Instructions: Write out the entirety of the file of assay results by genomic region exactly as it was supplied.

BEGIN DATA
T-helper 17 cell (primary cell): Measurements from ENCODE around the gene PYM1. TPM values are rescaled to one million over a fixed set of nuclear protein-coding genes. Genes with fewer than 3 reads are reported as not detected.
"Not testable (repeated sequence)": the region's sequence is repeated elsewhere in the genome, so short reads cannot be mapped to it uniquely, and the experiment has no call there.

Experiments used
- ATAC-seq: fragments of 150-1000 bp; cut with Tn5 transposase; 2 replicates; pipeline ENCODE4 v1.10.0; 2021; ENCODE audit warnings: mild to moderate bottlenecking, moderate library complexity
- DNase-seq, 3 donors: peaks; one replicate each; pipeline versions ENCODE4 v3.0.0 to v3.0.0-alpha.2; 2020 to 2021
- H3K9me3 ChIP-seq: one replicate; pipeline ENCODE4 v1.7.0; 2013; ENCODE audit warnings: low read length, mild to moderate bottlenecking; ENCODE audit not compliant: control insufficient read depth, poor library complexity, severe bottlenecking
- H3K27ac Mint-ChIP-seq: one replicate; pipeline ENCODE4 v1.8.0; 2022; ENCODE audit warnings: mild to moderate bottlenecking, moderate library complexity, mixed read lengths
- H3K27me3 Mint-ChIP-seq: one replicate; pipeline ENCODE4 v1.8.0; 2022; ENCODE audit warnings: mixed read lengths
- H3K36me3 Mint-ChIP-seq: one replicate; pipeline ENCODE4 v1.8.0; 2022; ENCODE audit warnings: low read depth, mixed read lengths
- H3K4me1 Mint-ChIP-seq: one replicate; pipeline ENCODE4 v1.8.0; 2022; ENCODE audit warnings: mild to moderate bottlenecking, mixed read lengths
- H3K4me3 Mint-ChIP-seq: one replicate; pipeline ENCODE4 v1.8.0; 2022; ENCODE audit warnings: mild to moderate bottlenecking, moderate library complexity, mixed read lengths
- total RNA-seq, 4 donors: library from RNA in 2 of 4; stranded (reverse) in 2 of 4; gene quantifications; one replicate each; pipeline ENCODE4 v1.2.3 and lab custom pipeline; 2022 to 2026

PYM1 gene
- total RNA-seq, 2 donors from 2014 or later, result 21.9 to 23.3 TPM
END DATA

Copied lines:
T-helper 17 cell (primary cell): Measurements from ENCODE around the gene PYM1. TPM values are rescaled to one million over a fixed set of nuclear protein-coding genes. Genes with fewer than 3 reads are reported as not detected.
"Not testable (repeated sequence)": the region's sequence is repeated elsewhere in the genome, so short reads cannot be mapped to it uniquely, and the experiment has no call there.

Experiments used
- ATAC-seq: fragments of 150-1000 bp; cut with Tn5 transposase; 2 replicates; pipeline ENCODE4 v1.10.0; 2021; ENCODE audit warnings: mild to moderate bottlenecking, moderate library complexity
- DNase-seq, 3 donors: peaks; one replicate each; pipeline versions ENCODE4 v3.0.0 to v3.0.0-alpha.2; 2020 to 2021
- H3K9me3 ChIP-seq: one replicate; pipeline ENCODE4 v1.7.0; 2013; ENCODE audit warnings: low read length, mild to moderate bottlenecking; ENCODE audit not compliant: control insufficient read depth, poor library complexity, severe bottlenecking
- H3K27ac Mint-ChIP-seq: one replicate; pipeline ENCODE4 v1.8.0; 2022; ENCODE audit warnings: mild to moderate bottlenecking, moderate library complexity, mixed read lengths
- H3K27me3 Mint-ChIP-seq: one replicate; pipeline ENCODE4 v1.8.0; 2022; ENCODE audit warnings: mixed read lengths
- H3K36me3 Mint-ChIP-seq: one replicate; pipeline ENCODE4 v1.8.0; 2022; ENCODE audit warnings: low read depth, mixed read lengths
- H3K4me1 Mint-ChIP-seq: one replicate; pipeline ENCODE4 v1.8.0; 2022; ENCODE audit warnings: mild to moderate bottlenecking, mixed read lengths
- H3K4me3 Mint-ChIP-seq: one replicate; pipeline ENCODE4 v1.8.0; 2022; ENCODE audit warnings: mild to moderate bottlenecking, moderate library complexity, mixed read lengths
- total RNA-seq, 4 donors: library from RNA in 2 of 4; stranded (reverse) in 2 of 4; gene quantifications; one replicate each; pipeline ENCODE4 v1.2.3 and lab custom pipeline; 2022 to 2026

PYM1 gene
- total RNA-seq, 2 donors from 2014 or later, result 21.9 to 23.3 TPM